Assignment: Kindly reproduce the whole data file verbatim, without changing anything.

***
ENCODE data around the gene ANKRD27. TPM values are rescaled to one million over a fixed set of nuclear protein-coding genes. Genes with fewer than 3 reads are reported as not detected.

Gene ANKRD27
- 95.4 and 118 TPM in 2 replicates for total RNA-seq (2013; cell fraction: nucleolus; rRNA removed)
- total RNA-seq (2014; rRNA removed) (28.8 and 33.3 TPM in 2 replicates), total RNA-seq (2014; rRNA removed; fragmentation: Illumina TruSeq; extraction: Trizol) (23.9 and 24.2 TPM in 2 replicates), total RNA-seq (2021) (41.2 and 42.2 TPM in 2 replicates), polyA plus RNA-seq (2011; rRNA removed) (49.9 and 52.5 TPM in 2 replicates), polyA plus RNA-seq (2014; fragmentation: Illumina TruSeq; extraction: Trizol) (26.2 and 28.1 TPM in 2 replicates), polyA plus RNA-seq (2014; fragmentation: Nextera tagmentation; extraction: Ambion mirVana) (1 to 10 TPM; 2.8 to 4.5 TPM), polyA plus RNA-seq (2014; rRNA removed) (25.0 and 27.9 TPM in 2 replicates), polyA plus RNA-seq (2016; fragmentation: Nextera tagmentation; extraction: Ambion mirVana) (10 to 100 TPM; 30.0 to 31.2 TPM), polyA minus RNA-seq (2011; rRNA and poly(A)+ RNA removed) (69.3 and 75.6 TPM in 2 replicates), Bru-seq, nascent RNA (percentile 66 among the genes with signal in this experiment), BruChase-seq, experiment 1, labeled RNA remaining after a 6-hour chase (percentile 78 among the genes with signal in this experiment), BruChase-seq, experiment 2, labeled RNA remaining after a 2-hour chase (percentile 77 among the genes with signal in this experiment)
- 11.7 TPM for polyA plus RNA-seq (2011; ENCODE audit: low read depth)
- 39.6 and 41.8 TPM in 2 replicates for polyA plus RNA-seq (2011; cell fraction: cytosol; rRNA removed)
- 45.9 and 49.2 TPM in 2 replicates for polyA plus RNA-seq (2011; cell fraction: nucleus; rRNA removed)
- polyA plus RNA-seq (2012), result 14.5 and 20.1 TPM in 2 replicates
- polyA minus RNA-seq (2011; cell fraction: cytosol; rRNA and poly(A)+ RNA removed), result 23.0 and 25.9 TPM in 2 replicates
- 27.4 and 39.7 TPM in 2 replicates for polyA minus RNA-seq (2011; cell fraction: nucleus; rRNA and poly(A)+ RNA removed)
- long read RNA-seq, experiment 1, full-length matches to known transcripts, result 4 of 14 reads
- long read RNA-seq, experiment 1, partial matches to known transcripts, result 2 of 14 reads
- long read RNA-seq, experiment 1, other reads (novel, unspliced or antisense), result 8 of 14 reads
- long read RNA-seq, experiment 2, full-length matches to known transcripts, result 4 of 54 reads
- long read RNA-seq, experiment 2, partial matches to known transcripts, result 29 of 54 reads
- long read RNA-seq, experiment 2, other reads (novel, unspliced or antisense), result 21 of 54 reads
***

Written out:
ENCODE data around the gene ANKRD27. TPM values are rescaled to one million over a fixed set of nuclear protein-coding genes. Genes with fewer than 3 reads are reported as not detected.

Gene ANKRD27
- 95.4 and 118 TPM in 2 replicates for total RNA-seq (2013; cell fraction: nucleolus; rRNA removed)
- total RNA-seq (2014; rRNA removed) (28.8 and 33.3 TPM in 2 replicates), total RNA-seq (2014; rRNA removed; fragmentation: Illumina TruSeq; extraction: Trizol) (23.9 and 24.2 TPM in 2 replicates), total RNA-seq (2021) (41.2 and 42.2 TPM in 2 replicates), polyA plus RNA-seq (2011; rRNA removed) (49.9 and 52.5 TPM in 2 replicates), polyA plus RNA-seq (2014; fragmentation: Illumina TruSeq; extraction: Trizol) (26.2 and 28.1 TPM in 2 replicates), polyA plus RNA-seq (2014; fragmentation: Nextera tagmentation; extraction: Ambion mirVana) (1 to 10 TPM; 2.8 to 4.5 TPM), polyA plus RNA-seq (2014; rRNA removed) (25.0 and 27.9 TPM in 2 replicates), polyA plus RNA-seq (2016; fragmentation: Nextera tagmentation; extraction: Ambion mirVana) (10 to 100 TPM; 30.0 to 31.2 TPM), polyA minus RNA-seq (2011; rRNA and poly(A)+ RNA removed) (69.3 and 75.6 TPM in 2 replicates), Bru-seq, nascent RNA (percentile 66 among the genes with signal in this experiment), BruChase-seq, experiment 1, labeled RNA remaining after a 6-hour chase (percentile 78 among the genes with signal in this experiment), BruChase-seq, experiment 2, labeled RNA remaining after a 2-hour chase (percentile 77 among the genes with signal in this experiment)
- 11.7 TPM for polyA plus RNA-seq (2011; ENCODE audit: low read depth)
- 39.6 and 41.8 TPM in 2 replicates for polyA plus RNA-seq (2011; cell fraction: cytosol; rRNA removed)
- 45.9 and 49.2 TPM in 2 replicates for polyA plus RNA-seq (2011; cell fraction: nucleus; rRNA removed)
- polyA plus RNA-seq (2012), result 14.5 and 20.1 TPM in 2 replicates
- polyA minus RNA-seq (2011; cell fraction: cytosol; rRNA and poly(A)+ RNA removed), result 23.0 and 25.9 TPM in 2 replicates
- 27.4 and 39.7 TPM in 2 replicates for polyA minus RNA-seq (2011; cell fraction: nucleus; rRNA and poly(A)+ RNA removed)
- long read RNA-seq, experiment 1, full-length matches to known transcripts, result 4 of 14 reads
- long read RNA-seq, experiment 1, partial matches to known transcripts, result 2 of 14 reads
- long read RNA-seq, experiment 1, other reads (novel, unspliced or antisense), result 8 of 14 reads
- long read RNA-seq, experiment 2, full-length matches to known transcripts, result 4 of 54 reads
- long read RNA-seq, experiment 2, partial matches to known transcripts, result 29 of 54 reads
- long read RNA-seq, experiment 2, other reads (novel, unspliced or antisense), result 21 of 54 reads